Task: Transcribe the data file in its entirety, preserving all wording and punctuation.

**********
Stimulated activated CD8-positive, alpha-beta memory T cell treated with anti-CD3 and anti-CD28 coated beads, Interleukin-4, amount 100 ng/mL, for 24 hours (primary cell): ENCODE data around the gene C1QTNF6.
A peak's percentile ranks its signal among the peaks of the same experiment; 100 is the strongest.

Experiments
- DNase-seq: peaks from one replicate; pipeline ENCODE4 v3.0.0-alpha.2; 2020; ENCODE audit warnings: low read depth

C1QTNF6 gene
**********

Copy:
Stimulated activated CD8-positive, alpha-beta memory T cell treated with anti-CD3 and anti-CD28 coated beads, Interleukin-4, amount 100 ng/mL, for 24 hours (primary cell): ENCODE data around the gene C1QTNF6.
A peak's percentile ranks its signal among the peaks of the same experiment; 100 is the strongest.

Experiments
- DNase-seq: peaks from one replicate; pipeline ENCODE4 v3.0.0-alpha.2; 2020; ENCODE audit warnings: low read depth

C1QTNF6 gene